BASF SE will shut down its TDI feedstock plant in Ludwigshafen, Germany, due to reduced demand and also reduce production of feedstocks for nylon an other materials.
“Demand for TDI has developed only very weakly, — especially in Europe, Middle East and Africa — and has been significantly below expectations,” the company said. “The TDI complex in Ludwigshafen has been underutilized and has not met expectations in terms of economic performance.”
BASF also announced close plants at thesite making the TDI precursors dinitrotoluene and toluene diamine.
European customers will be served from its other three global TDI production sites. These are at Geismar, La., on the U.S. Gulf Coast, Yeosu, South Korea, and Shanghai.
Further changes planned at the verbund structures in Ludwigshafen include closing the caprolactam plant and one of the two ammonia plants. The company said that the Antwerp, Belgium, caprolactam plant and the second ammonia unit in Ludwigshafen will be sufficient to serve demand in Europe.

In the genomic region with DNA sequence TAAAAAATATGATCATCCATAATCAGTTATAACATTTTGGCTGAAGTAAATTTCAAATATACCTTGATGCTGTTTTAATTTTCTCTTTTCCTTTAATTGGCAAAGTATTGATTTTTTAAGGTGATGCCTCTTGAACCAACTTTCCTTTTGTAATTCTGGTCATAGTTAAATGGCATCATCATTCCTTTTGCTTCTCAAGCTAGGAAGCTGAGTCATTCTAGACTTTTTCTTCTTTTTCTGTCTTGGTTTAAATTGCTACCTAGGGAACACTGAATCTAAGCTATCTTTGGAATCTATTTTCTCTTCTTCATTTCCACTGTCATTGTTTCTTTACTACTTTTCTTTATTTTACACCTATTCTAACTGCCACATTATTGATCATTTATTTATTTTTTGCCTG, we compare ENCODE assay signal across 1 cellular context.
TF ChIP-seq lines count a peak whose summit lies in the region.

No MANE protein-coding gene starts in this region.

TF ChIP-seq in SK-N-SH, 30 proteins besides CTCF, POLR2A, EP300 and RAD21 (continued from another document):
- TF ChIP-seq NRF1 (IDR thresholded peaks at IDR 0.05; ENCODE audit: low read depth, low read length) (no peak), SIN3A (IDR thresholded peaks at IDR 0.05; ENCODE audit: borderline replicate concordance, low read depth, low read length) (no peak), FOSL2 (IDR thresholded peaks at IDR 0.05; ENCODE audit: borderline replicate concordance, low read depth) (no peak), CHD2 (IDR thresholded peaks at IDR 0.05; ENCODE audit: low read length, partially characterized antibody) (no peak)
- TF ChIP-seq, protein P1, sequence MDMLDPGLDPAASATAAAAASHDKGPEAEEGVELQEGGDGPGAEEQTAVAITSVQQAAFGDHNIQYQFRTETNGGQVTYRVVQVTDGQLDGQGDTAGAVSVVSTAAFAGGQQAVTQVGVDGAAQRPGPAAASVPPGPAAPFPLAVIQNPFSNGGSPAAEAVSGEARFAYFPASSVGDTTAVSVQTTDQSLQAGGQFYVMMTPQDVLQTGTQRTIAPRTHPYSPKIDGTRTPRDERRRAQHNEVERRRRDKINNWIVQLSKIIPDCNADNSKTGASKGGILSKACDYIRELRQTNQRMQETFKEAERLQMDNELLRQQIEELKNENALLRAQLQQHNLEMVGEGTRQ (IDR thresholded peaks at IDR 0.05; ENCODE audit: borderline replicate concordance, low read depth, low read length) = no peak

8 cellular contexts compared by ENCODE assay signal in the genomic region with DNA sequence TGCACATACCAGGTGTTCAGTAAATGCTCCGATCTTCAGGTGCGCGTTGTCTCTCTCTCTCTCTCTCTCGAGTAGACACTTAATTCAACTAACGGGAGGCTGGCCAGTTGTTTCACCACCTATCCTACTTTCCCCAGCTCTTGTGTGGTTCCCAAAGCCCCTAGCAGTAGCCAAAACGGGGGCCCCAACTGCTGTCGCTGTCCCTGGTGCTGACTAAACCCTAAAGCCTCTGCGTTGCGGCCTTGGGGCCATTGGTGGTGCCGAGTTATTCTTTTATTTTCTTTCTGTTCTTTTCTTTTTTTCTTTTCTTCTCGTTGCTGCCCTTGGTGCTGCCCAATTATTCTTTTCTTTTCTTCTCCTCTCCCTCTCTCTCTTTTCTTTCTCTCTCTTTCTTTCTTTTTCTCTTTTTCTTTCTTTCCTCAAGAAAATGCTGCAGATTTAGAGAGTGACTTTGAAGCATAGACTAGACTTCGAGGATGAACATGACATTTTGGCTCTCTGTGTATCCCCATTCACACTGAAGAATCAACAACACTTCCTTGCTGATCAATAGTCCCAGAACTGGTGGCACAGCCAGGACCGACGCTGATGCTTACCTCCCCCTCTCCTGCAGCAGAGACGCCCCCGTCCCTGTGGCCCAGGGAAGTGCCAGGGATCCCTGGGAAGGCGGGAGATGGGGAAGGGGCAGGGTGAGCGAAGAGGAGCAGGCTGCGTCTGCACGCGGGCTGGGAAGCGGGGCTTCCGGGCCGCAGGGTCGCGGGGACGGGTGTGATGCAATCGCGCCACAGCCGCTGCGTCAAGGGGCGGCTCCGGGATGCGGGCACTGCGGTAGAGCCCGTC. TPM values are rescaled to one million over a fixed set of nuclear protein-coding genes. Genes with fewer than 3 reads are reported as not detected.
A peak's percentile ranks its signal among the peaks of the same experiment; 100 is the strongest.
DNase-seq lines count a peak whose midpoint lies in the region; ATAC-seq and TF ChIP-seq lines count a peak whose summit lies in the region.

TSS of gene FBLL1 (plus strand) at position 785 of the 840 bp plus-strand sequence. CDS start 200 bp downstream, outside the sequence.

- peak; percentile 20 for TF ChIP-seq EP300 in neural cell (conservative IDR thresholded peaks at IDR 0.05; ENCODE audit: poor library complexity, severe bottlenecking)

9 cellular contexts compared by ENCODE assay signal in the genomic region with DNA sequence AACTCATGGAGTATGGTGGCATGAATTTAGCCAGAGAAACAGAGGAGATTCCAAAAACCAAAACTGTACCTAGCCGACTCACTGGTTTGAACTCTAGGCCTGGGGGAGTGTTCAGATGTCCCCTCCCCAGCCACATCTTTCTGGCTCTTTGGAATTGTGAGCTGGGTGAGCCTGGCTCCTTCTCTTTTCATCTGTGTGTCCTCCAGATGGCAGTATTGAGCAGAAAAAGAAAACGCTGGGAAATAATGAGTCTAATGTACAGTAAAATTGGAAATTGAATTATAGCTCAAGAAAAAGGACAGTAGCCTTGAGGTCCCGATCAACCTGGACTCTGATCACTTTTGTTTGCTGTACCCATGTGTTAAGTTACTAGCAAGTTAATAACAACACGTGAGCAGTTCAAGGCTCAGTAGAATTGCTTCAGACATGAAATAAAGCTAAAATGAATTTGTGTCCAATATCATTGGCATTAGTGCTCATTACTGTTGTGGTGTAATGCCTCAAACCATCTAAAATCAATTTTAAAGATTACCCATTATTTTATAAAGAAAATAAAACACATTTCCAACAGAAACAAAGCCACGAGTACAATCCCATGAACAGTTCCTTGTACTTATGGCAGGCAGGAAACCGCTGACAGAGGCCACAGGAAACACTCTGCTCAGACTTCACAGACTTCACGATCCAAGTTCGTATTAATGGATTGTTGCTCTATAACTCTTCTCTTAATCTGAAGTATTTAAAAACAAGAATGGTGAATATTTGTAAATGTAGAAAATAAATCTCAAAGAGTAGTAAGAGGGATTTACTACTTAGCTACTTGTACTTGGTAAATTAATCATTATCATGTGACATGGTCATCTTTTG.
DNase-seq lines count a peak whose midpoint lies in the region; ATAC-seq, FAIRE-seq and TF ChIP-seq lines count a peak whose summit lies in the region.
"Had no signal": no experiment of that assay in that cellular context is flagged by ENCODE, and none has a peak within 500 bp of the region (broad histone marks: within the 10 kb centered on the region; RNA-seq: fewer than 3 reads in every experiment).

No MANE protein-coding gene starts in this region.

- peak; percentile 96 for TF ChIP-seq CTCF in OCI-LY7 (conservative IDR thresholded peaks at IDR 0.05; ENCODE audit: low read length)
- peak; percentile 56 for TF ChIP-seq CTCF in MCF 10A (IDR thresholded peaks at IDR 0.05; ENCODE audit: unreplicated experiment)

The capacity in Ludwigshafen for adipic acid will also be reduced, and the plants for cyclohexanol, cyclohexanone and soda ash there will be shut down.
The company said it expects the changes to reduced fixed costs by more than 200 million euros ($212 million) per year by the end of 2026. About 700 production jobs are likely to be affected, with the company saying it hopes to offer most jobs at other plants.
These closures are part of a wider cost-cutting plan for its European business. The changes will be made this year and in 2023 and are expected to create annual cost savings of more than 500 million euros ($530 million) in non-production areas. This will include bundling services consistently in hubs, simplifying divisional management structures, right-sizing business services, and increasing R&D efficiency.
About half of the savings are expected to be made in Ludwigshafen.
“Globally, the measures are expected to have a net effect on around 2,600 positions,” the company said. “This figure includes the creation of new positions, in particular in hubs.”